Ms. Angelique Simon is the current principal of Liberty Elementary, Danville, Illinois. She has served in education for many years with a passion for always wanting to know more. I first met her as she was assigned to be my intern as I had just been transferred to the middle school principal position. We learned together about the staff, students, families, and community. She helped lead the changes in culture, diversity, and our approaches. Ms. Simon learned about the Two Rule philosophy and how it is applied.
It is important to me to continue to support leaders who continue to serve others. The actions we take speak louder than the words we speak, helping others develop the tools they need to continue to influence and guide others. Integrity and trust are the focus of the lessons in the new book. These are critical foundational skills for every team, organization, and individual.
Jon Gordon's books never disappoint, and I encourage everyone to read them when they have an opportunity. More books to give away this week! Do you want to receive one?
The need for coaching support today is more extensive than it has ever been before. Help at each level in the organizational chain needs to be strengthened after being pushed to the limits over the past few years.
Every individual, if asked in a survey, will tell you they have been impacted over the last three years by the events happening in our world. We have experienced illness, death, lockdowns, trauma, soaring gas prices, and supply shortages, and the list can be expanded to many other issues. The critical point is trauma and the stress it has provided.
Building a support system within our organization or bringing in outside coaching will help individuals get back to their center to regain a balance. Stability is the thread we need to sew our environment back to the strength, resilience, and flexible fabric it needs to be as we work to achieve.
Effective coaches treat individuals as professionals. Building a professional relationship knowing and recognizing individuals are capable of making decisions for themselves. People will engage in conversations when they understand coaches are not imposing practices, thoughts, or ideas on them. Coaches are partnering with them to determine the best course of action. When we try to do something different, it is a dehumanizing act, and it minimizes the effect of the potential for professional growth. Coaches need to examine who they are and how their actions affect others. Most importantly, always look at the coaching process as we help make it the best for each individual.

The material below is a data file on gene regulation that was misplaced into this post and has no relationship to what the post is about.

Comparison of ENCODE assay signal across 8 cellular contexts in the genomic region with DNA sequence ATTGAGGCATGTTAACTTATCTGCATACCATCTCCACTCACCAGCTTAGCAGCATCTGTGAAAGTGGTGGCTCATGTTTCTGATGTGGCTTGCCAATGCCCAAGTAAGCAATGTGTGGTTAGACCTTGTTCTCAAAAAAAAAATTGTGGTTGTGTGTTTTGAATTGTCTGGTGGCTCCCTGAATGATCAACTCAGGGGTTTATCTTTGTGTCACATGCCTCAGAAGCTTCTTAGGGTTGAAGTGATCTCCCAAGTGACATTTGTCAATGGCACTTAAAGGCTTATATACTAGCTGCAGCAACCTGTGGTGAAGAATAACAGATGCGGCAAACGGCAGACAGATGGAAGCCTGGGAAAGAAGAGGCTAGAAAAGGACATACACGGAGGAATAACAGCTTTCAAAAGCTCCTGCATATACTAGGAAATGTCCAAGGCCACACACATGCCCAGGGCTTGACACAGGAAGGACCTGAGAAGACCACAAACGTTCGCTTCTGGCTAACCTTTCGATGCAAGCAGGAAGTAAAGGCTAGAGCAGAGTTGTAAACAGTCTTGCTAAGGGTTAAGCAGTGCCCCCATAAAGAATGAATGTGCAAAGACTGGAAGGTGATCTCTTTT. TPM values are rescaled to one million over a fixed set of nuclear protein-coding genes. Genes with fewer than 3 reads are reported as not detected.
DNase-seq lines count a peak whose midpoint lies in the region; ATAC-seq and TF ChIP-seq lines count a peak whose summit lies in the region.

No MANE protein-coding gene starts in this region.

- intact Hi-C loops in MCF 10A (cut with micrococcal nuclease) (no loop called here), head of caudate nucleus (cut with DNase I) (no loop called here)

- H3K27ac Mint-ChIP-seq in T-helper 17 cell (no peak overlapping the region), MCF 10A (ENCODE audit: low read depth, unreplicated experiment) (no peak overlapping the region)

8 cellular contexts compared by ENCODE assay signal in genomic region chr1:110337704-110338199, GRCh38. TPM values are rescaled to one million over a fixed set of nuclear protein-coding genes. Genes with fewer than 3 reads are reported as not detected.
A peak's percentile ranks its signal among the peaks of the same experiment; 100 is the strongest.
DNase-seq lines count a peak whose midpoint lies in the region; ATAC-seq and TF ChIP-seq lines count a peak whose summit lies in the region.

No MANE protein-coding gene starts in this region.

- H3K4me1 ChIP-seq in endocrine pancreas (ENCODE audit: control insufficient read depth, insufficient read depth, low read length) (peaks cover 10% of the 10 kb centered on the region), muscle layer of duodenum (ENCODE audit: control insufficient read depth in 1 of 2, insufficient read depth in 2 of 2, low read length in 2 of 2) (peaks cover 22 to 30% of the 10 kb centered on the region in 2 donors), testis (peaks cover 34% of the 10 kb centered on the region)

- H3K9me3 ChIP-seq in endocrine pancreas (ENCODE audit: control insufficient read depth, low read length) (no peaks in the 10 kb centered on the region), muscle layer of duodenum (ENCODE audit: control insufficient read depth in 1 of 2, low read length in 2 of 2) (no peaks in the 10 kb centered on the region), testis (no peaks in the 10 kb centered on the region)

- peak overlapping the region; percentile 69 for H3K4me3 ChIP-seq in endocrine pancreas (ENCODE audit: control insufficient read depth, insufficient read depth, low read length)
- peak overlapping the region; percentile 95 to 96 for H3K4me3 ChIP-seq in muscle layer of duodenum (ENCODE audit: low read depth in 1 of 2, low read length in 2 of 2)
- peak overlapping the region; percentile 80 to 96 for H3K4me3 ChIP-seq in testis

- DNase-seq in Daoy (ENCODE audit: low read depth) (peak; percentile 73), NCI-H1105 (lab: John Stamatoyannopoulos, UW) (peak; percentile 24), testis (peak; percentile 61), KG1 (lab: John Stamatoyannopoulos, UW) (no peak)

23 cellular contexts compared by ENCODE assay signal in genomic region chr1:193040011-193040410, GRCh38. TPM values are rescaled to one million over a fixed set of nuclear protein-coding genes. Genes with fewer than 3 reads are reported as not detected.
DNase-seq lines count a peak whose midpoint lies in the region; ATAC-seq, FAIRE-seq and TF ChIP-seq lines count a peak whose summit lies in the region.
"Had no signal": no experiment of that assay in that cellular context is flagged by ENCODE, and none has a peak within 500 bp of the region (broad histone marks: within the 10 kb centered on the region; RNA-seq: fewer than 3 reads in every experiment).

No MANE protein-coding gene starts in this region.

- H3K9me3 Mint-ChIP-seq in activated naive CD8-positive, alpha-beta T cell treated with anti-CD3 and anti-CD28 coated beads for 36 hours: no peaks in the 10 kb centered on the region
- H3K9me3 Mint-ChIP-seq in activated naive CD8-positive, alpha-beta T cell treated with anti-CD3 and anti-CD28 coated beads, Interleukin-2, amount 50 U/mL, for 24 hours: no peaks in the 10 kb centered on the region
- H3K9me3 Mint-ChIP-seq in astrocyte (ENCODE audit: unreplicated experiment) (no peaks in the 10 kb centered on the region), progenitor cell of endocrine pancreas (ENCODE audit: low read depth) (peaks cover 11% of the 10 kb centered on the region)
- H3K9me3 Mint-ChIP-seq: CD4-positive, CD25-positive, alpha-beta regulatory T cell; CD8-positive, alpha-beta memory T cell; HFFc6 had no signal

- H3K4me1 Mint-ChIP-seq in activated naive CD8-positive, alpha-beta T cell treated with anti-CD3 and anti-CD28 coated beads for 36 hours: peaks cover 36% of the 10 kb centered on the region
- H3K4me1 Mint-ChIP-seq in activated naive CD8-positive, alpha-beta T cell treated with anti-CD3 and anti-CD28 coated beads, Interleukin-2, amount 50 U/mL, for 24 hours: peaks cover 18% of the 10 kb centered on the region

Important questions for coaches to ask themselves:
Coaching is unique! Selecting the right coaches for the right team or individual is an essential part of the process. Matching the needs of those being coached with the individual who can provide for them is critical, but matching the personality is also an essential piece!
One of my favorite TedTalks is Rita Pierson! Her best line is, "Kids don't learn from people they don't like.” Adults are the same way! The first step in every relationship is building trust and finding common ground. Establishing a partnership in working together to achieve growth over time is the primary goal. Establishing a clear understanding of what coaching is will help build the foundation for a positive working relationship.
Coaches will bring a toolbox of strategies and resources to support the individual or group they are working to help grow. The method will be selected, implemented, monitored, and then analyzed. They will work on this together to evaluate the next steps. The coach's impact will result in the efforts of all those involved. Clear communication and record keeping will help them make adjustments as they proceed. This should never be an evaluation piece but an improvement, growth, and innovative approach for individuals to take ownership of their development.
If you are asking if you need a coach, the answer is yes. I have had a coach, I am a coach, and I have supervised coaches. Coaches are like your own personal trainer, cheerleader, and go-to person. They can help bring you ideas and tell you if you need to think about something from a different lens or if you did a great job communicating that idea. Coaches are so important. My area of expertise is in education, but I am available to help any leader. Please leave me a comment or send me an Email. I am willing to help you at no cost via Zoom, email, and phone. Leadership is significant, and I want you to be successful. My solution is to provide as much support as possible to those who are leading and serving others.
Do you ever have someone ask you so what do you think? Everyone is looking 👀 at you; the pressure is on, you are the new person in the group, you look around, and you say......